THE UK’s first “supermarket ombudsman” has promised she will be impartial when ruling on disputes between farmers and buyers as she made her first appearance in Parliament since being offered the new role.
Christine Tacon, who is set to become Britain’s first Grocery Code Adjudicator later this year, told MPs she was not concerned that supermarkets might try to paint her as being biased toward growers, due to her past career in the agriculture industry.
“They might say that, but I think the code is very clear as to what it’s there to represent, and (the job) is effectively just judging whether the code has been broken,” she told the Commons business committee.
“I have a good understanding of both sides, but I don’t intend to favour one side over the other. I’m just going to interpret the code.”
Ms Tacon previously ran the Co-op’s farming business before being recommended for the £69,000-a-year role.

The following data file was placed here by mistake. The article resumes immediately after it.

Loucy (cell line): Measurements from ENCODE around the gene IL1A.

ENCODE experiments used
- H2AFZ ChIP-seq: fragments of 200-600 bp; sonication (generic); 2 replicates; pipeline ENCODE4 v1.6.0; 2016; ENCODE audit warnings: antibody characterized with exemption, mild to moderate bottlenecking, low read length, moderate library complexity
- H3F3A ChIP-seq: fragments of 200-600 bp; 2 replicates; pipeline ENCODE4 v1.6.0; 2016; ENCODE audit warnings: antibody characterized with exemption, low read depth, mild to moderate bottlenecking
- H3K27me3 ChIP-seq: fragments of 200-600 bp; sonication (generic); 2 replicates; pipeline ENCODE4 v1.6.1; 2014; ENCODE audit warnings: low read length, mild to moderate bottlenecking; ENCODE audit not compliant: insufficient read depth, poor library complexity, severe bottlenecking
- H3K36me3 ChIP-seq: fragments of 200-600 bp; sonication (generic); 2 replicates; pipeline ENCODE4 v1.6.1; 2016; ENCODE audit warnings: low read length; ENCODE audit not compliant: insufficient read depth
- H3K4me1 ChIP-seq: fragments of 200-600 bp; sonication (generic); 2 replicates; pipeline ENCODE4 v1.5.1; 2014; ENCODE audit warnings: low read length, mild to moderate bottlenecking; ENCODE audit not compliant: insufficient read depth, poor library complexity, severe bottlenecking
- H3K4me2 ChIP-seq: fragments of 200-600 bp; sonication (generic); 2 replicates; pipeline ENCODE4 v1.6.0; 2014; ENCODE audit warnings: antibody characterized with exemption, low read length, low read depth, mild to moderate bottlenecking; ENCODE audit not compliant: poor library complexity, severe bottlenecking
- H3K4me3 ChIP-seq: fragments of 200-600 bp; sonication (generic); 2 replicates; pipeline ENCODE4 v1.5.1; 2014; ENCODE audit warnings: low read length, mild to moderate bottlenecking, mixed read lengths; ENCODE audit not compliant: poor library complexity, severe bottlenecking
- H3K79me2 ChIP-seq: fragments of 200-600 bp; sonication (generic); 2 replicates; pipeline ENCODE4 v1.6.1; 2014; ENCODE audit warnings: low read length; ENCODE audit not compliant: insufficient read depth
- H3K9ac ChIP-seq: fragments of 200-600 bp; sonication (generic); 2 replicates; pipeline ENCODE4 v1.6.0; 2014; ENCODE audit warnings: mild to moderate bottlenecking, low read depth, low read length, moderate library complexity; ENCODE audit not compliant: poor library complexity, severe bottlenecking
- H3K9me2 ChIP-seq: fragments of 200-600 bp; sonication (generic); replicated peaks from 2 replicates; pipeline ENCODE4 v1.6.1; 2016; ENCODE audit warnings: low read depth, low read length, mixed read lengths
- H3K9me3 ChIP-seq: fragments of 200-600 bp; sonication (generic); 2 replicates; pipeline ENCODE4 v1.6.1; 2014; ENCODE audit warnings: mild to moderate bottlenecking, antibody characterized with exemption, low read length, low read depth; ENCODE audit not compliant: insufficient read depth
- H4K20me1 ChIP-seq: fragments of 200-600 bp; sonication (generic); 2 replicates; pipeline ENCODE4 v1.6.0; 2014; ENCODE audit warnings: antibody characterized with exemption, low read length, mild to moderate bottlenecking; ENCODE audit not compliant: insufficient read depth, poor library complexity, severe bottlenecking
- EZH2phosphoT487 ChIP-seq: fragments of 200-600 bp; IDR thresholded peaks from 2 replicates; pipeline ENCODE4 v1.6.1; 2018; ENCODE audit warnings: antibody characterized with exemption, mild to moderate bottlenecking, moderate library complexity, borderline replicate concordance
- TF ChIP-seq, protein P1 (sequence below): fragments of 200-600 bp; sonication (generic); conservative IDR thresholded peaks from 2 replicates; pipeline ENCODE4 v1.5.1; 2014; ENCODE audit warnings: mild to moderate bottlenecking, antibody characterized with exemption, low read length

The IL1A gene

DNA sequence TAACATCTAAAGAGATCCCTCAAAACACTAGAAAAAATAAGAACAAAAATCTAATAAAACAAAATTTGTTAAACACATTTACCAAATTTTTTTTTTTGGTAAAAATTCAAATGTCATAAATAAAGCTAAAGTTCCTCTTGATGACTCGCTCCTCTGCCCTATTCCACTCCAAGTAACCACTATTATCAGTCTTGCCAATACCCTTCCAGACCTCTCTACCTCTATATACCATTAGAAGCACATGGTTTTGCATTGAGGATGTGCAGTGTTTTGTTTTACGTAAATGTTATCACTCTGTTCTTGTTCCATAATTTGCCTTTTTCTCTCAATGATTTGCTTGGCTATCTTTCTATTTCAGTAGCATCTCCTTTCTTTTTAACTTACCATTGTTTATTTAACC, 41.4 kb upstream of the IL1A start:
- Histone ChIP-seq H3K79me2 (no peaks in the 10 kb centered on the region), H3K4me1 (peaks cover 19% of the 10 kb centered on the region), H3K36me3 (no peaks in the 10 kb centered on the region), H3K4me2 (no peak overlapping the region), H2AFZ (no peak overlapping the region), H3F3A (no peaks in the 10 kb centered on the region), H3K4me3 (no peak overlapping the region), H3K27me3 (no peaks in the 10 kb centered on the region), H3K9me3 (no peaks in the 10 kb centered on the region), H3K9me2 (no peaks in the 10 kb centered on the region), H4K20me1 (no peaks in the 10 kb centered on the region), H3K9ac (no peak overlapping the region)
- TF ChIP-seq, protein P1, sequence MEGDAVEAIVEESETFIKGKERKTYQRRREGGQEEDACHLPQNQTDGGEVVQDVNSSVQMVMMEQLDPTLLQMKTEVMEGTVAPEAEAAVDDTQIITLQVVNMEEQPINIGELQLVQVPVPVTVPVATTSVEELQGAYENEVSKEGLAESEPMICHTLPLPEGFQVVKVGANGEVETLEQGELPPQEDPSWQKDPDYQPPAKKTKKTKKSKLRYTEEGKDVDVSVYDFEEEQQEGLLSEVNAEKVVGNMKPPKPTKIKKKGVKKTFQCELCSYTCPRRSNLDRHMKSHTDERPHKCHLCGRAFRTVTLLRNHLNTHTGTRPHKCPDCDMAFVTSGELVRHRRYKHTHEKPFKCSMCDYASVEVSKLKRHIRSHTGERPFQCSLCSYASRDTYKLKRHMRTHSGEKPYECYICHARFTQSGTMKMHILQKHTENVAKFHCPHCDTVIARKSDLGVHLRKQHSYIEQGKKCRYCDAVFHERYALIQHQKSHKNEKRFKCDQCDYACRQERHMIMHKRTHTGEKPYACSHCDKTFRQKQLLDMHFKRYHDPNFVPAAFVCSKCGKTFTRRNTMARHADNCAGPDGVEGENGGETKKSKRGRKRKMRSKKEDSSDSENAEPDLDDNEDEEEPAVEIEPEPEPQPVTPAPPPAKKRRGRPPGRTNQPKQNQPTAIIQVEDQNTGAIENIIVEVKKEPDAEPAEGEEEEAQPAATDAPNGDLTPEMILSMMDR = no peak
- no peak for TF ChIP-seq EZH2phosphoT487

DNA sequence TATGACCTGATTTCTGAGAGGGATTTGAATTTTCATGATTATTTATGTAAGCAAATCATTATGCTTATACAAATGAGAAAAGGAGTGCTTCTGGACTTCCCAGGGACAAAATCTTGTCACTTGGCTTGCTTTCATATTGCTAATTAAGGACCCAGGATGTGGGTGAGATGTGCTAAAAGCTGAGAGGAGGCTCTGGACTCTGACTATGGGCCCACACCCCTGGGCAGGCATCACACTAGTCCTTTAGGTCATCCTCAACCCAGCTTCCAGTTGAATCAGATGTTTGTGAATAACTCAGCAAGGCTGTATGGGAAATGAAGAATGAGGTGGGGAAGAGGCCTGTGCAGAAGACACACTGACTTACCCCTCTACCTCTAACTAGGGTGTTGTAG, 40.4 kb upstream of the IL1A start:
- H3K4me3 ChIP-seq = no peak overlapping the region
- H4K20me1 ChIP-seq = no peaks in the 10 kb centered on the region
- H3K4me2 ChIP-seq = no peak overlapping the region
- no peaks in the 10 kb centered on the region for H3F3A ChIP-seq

If confirmed, her job will be to ensure supermarkets stick to an agreed code of conduct, in a bid to prevent the exploitation of smaller farmers.
The Bill to establish the new watchdog passed its second reading in Parliament on Tuesday night, with cross-party support.
A lone voice of opposition was Shipley’s Tory MP Philip Davies, a former Asda employee, who insisted supermarkets are already sticking to the voluntary code of practice.
“The Bill is a nonsense,” he said. “There is no evidence the groceries code is being abused.”